As this story was published, World War II was raging across the globe. Yet, there's no sign of the war. No mention is made of wartime shortages or of overseas conflict. Healthy young men appear here, who would normally have been inducted into the armed services. There's no sign of the world being in a life-or-death struggle. Only one subtle comment slips through in a casual mention of "the current room shortage in Manhattan."
Without the war to place it in time, this story reads much like a 1930's Shadow mystery. There's no mention of Margo Lane, who first appeared in 1941, even though she had appeared in some fifty of the pulp stories up to this point. Her absence, here, adds to the illusion that this could easily be a story from the late 1930's.
Of course, there are a few clues that this is a mid-1940's tale. For one thing, Moe Shrevnitz is only referred to by his nickname "Shrevvy," something introduced along with Margo Lane in 1941. And for another, the size of the story is smaller. Most late 1930's Shadow novels were in the 45,000 word range, while this one is a little over 32,000. And, the death-count is lower in this story than it would have been in, say, 1937. The Shadow is still strong and invincible, but less bloodthirsty.
Author Walter Gibson's extensive knowledge of magician's secrets comes into play in this story. There is some secret way in which men can walk through walls in the Tolland house. At the story's conclusion, that method is revealed as being the same as used by the famous Harry Houdini in his "walking through a brick wall" trick. Gibson gives full credit to Houdini, and credits The Shadow's knowledge of magic for penetrating the secret method. Walter Gibson, it must be remembered, was an accomplished amateur magician and ghostwriter for several famous professional magicians. His knowledge of magic often found its way into his Shadow stories. And this story is just one more example.
It's often been said that in his radio adventures, The Shadow had mastered the mystical ability to actually make himself invisible, whereas in the pulp adventures he lacked any mystical ability and only blended into the darkness, making himself "virtually" invisible. This story indicates that things weren't so clear-cut. It gives a unique insight into The Shadow's power of invisibility in the pulps. To quote:
"...he had profited heavily from his sojourns in Tibet, where he had studied deeply into the metaphysical philosophy which declares that invisibility is basically a mental state on the part of the person who desires it. In brief: if you think you are seen, you will be. If you think you aren't, you won't be. The rule worked under certain conditions, of which darkness was the best."
True, The Shadow's powers of invisibility were not the same as on the radio show. But they were certainly more closely related that is often realized. Perhaps it was a bone thrown to listeners of the radio show, who happened to pick up one of the pulp magazines. Something to make the transition between the radio character and pulp character a little less jarring.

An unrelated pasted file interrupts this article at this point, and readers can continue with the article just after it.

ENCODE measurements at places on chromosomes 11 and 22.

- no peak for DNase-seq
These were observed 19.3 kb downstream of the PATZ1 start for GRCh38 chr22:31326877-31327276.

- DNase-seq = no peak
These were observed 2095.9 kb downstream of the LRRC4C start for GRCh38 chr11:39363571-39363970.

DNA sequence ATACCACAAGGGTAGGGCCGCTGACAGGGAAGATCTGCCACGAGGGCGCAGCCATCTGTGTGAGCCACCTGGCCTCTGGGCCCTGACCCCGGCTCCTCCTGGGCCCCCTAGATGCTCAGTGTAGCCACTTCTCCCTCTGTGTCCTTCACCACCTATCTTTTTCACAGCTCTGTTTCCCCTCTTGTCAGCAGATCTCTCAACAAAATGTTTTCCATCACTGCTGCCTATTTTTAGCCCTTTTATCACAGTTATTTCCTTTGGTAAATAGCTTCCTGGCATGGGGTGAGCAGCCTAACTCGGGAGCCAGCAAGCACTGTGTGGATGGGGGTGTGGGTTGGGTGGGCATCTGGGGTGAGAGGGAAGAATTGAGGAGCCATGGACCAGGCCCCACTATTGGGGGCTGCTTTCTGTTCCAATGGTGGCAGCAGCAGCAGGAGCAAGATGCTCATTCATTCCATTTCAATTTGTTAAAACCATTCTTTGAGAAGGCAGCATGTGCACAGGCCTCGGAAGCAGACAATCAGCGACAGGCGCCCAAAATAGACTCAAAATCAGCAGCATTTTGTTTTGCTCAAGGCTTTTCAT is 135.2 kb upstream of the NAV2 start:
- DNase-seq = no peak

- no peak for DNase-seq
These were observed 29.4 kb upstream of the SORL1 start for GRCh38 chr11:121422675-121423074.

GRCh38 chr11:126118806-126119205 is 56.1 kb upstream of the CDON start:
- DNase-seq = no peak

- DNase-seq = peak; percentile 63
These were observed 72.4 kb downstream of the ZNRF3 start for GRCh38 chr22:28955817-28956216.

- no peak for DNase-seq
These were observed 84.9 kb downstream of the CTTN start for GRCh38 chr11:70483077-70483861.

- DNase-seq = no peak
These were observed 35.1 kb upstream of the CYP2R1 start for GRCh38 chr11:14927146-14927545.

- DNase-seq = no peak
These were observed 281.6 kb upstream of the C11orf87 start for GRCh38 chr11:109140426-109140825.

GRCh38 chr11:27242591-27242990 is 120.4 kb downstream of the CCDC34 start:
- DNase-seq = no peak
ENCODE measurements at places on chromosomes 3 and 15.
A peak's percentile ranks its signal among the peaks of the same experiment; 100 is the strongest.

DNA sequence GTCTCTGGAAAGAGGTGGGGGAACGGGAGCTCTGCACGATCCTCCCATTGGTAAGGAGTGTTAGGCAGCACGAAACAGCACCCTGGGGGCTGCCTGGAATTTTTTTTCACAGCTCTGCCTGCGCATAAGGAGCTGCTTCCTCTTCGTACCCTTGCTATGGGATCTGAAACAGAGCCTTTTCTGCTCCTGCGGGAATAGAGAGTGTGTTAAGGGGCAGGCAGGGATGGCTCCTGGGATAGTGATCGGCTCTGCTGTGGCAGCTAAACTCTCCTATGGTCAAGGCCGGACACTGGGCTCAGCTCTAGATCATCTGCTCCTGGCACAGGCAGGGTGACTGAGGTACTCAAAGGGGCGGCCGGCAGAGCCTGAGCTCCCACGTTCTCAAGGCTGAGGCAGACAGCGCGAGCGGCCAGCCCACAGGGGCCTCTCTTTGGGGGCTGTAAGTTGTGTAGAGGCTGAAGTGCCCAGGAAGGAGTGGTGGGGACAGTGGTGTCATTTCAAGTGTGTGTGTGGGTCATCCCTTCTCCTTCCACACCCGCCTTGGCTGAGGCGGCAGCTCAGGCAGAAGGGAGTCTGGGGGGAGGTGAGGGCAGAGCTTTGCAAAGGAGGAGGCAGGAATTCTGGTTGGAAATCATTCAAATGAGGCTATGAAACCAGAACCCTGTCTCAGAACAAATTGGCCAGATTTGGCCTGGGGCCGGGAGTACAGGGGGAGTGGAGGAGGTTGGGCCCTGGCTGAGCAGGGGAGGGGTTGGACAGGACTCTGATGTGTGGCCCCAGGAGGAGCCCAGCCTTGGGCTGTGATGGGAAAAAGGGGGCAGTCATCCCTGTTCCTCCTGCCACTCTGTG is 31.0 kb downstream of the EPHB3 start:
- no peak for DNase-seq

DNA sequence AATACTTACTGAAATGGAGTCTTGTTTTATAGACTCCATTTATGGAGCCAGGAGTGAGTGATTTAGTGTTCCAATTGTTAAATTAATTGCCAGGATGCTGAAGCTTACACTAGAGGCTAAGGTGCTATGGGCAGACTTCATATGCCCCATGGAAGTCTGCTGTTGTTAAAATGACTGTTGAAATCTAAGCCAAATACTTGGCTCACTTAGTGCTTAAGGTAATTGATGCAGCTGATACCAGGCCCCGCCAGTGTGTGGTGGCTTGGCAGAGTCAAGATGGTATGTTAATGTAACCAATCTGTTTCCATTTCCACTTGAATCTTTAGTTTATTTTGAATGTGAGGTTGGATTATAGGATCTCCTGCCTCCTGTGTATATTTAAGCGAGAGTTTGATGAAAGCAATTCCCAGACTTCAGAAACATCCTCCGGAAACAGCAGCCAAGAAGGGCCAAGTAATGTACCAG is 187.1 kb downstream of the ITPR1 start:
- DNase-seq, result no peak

The general consensus is that by the 1940's, the Shadow pulp mysteries were dropping in quality and becoming less exciting. And while that may be true of many stories from the period, it certainly doesn't apply to this particular pulp novel. There's mystery and excitement aplenty, here.
Does Rufus Debley actually become a human radio station, broadcasting a message of terror through the ether to Colonel Jeremy Tolland as he falls to his death? Who is flashing secret signals from a vacant house to someone in the Tolland residence? What is the secret of the grandfather clock in the Tolland study? And what about the Tolland parlor, reputed to be haunted? What sinister power does the feathered image of a wood-carved Aztec god, the insidious Quetzal, possess?
This novel is an intricately woven tapestry of mystery and intrigue, betrayal and murder. And when the feathered figured of the Quetzal shows up in Colonel Tolland's desk drawer, only The Shadow can save him from the horrible fate that comes to all who receive the strange little effigy. It's another top-notch Shadow mystery that I can heartily recommend.
John Olsen was first introduced to The Shadow in the early 1960's, tuning in to rebroadcasts of his adventures on KEX radio in Portland, Oregon. Several years later, John was drawn to a hardback book entitled "The Weird Adventures of The Shadow," containing three Shadow novels reprinted from the old pulp magazines. The pulp Shadow was a far different character from the beloved radio version, but the stories drew him in and opened his eyes to a richer version of the hero. Today, John is retired in Sherwood, Oregon. He has read all 325 of the old Shadow pulp mysteries and enjoys them so much that, as of this writing, he is well over half way through reading them all again for a second time.